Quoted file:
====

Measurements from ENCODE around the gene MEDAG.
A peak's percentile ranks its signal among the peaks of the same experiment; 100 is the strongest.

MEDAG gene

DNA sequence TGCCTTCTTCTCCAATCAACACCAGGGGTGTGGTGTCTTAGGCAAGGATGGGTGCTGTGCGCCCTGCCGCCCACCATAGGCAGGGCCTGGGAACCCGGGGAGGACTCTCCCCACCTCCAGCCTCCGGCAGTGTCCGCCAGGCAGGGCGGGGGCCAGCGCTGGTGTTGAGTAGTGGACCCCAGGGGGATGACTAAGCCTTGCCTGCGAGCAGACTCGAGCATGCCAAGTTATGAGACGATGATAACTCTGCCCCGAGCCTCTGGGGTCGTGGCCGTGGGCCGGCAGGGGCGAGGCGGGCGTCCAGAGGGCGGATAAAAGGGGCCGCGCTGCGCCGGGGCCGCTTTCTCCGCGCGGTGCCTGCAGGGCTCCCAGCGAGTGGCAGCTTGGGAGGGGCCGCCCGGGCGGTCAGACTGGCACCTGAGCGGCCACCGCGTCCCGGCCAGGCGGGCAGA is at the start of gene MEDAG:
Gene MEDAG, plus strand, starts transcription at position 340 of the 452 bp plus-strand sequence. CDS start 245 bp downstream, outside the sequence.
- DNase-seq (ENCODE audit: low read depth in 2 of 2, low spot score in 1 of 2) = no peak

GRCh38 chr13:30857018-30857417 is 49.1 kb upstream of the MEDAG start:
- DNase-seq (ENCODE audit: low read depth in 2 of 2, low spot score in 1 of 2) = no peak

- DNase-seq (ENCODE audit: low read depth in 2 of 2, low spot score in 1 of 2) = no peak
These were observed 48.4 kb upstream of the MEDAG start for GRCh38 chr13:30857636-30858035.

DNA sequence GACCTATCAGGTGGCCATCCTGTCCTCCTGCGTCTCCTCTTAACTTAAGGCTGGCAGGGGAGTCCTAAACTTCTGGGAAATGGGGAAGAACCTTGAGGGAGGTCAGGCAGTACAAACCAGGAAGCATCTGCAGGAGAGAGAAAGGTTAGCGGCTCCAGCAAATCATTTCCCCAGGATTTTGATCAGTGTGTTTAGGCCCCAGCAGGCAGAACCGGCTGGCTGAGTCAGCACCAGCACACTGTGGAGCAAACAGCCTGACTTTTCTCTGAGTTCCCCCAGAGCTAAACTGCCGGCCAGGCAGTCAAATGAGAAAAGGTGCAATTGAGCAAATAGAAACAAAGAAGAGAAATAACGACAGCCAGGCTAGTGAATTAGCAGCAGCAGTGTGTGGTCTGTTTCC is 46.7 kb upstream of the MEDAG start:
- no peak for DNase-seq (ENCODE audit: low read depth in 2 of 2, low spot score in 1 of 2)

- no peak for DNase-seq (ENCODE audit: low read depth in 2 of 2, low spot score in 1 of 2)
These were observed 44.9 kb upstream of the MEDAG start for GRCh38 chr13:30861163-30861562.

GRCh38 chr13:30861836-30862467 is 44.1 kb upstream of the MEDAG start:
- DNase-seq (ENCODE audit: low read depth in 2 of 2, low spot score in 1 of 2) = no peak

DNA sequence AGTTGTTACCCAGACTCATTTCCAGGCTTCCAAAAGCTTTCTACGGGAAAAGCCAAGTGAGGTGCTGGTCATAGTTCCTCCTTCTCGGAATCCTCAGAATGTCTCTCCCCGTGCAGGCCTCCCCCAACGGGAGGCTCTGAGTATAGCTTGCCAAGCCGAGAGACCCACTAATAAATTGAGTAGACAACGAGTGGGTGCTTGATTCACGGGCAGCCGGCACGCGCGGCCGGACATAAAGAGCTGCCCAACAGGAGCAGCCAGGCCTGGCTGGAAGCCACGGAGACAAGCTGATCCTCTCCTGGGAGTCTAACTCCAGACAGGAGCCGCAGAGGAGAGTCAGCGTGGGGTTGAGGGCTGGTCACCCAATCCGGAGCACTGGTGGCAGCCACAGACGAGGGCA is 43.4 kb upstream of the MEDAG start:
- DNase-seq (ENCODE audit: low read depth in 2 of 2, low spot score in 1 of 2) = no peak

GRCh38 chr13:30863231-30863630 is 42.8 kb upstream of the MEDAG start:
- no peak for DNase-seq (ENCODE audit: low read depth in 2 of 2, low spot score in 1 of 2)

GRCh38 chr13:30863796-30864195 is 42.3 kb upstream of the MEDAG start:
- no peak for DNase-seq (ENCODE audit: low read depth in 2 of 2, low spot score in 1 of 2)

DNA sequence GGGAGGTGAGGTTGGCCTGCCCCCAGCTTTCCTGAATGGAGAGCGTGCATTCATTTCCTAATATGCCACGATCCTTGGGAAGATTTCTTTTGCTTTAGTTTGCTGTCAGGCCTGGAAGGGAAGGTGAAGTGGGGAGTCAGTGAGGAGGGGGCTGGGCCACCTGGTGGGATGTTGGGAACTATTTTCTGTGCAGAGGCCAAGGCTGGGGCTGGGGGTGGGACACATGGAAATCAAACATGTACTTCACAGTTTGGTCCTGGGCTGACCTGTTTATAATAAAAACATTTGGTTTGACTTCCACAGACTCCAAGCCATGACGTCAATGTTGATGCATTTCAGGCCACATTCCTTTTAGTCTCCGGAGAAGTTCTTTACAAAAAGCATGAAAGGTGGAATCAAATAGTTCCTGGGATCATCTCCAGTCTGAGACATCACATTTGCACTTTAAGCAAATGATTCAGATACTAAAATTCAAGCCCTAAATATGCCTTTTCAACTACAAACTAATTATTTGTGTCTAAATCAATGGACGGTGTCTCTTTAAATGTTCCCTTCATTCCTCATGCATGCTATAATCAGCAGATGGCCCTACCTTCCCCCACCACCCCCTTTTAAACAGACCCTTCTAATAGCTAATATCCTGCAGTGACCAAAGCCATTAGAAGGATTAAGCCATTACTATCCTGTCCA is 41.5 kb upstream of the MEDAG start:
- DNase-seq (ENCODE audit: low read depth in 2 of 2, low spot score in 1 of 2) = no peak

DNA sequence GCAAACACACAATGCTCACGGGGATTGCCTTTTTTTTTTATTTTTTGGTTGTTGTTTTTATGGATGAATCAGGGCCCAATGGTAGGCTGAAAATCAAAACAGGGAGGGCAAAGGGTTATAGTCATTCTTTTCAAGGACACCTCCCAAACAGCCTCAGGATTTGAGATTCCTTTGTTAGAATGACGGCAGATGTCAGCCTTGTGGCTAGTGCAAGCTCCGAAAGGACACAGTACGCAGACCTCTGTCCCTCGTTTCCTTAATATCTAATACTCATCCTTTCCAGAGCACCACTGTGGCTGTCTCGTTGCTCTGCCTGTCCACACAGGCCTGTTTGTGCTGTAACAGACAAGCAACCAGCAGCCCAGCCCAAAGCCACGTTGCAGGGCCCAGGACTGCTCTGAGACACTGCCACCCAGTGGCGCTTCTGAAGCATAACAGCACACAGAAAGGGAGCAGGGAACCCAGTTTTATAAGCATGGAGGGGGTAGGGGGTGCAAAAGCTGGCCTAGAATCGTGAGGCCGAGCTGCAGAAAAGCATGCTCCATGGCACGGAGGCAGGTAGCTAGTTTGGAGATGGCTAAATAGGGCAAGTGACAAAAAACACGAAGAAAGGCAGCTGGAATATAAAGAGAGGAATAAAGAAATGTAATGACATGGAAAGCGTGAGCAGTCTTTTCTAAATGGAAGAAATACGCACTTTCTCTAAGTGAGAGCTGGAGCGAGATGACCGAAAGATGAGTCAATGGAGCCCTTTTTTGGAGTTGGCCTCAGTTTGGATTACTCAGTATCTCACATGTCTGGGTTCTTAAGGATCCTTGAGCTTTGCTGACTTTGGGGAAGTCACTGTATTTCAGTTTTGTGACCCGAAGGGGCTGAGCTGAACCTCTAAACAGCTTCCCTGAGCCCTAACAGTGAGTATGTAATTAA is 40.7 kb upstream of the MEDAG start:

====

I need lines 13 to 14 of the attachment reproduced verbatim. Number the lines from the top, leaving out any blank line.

- no peak for DNase-seq (ENCODE audit: low read depth in 2 of 2, low spot score in 1 of 2)
These were observed 44.9 kb upstream of the MEDAG start for GRCh38 chr13:30861163-30861562.